The key problem of classical mechanics is that there is no intrinsic definition of an inertial reference frame.
Classical non-relativistic mechanics admits the adequate mathematical formulation in terns of fibre bundle Q->R over the time axis R. In this framework, a reference frame is defined as a trivialization of this fibre bundle or, equivalently, as a connection on Q->R.
A second order dynamic equation is called a free motion equation if it can be brought into the form of a zero acceleration ddq/dtdt=0 with respect to some reference frame, and this reference frame is said to be inertial for this equation. Thus a definition of an inertial frame depends on the choice of a free motion equation.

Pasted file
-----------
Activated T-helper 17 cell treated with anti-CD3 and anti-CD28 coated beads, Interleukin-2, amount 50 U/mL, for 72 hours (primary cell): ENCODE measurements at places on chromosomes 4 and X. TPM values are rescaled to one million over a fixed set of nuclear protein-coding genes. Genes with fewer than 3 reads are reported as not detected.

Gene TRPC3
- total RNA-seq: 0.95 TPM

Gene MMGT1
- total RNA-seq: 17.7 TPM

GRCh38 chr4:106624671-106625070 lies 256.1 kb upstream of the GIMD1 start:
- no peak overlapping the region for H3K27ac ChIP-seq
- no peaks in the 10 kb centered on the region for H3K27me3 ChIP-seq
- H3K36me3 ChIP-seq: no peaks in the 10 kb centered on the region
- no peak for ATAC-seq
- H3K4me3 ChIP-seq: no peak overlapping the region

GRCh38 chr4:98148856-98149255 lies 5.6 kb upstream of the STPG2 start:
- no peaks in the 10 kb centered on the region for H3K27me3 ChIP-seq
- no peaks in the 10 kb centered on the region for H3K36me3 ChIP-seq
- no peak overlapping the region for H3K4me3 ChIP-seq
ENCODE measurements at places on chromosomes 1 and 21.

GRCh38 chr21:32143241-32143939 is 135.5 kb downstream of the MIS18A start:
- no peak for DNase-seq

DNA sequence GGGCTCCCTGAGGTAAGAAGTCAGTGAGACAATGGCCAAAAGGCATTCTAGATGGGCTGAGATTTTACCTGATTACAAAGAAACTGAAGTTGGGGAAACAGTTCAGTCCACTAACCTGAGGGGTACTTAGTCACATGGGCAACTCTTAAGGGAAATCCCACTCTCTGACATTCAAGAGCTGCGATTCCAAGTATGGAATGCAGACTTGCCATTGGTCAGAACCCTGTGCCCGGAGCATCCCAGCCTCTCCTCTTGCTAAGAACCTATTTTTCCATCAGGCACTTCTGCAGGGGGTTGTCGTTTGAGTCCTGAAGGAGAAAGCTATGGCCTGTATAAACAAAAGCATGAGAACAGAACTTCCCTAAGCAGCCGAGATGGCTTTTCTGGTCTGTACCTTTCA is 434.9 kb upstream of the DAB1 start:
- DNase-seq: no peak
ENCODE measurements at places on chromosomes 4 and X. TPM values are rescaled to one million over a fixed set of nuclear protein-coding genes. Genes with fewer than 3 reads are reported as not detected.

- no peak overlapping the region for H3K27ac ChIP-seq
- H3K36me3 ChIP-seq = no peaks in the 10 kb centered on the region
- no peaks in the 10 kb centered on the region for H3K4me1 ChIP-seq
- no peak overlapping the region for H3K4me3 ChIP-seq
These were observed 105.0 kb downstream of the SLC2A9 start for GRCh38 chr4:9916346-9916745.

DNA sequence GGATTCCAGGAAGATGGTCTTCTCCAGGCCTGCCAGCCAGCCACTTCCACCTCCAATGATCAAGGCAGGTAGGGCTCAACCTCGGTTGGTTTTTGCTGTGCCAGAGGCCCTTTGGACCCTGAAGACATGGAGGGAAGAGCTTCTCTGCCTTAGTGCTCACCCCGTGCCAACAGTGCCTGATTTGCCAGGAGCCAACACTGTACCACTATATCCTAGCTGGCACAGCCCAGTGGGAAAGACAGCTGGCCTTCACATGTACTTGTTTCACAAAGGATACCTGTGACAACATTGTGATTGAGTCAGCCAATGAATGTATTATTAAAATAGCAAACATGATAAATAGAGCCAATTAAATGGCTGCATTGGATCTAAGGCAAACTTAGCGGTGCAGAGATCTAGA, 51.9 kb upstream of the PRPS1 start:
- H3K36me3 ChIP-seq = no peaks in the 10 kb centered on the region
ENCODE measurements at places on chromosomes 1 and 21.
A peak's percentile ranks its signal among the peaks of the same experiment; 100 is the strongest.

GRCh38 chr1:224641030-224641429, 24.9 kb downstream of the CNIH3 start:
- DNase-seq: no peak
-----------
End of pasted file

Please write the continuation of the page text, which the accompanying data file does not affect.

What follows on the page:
A problem is that, given a different free motion equation ddq’/dtdt=0, an inertial reference frame for it fails to be so the first free motion equation ddq/dtdt=0, and their relative velocity is not constant.
In view of this problem, one should write dynamic equations of non-relativistic mechanics in terms of relative velocities and accelerations with respect to an arbitrary reference frame. However, in this case the strict mathematical notions of a relative acceleration and a non-inertial force are rather sophisticated.
G.Sardanashvily, Relative non-relativistic mechanics, arXiv: 0708.2998
G.Giachetta, L.Mangiarotti and G.Sardanashvily, Geometric Formulation of Classical and Quantum Mechanics (WS, 2010)
WikipediA: Free motion equation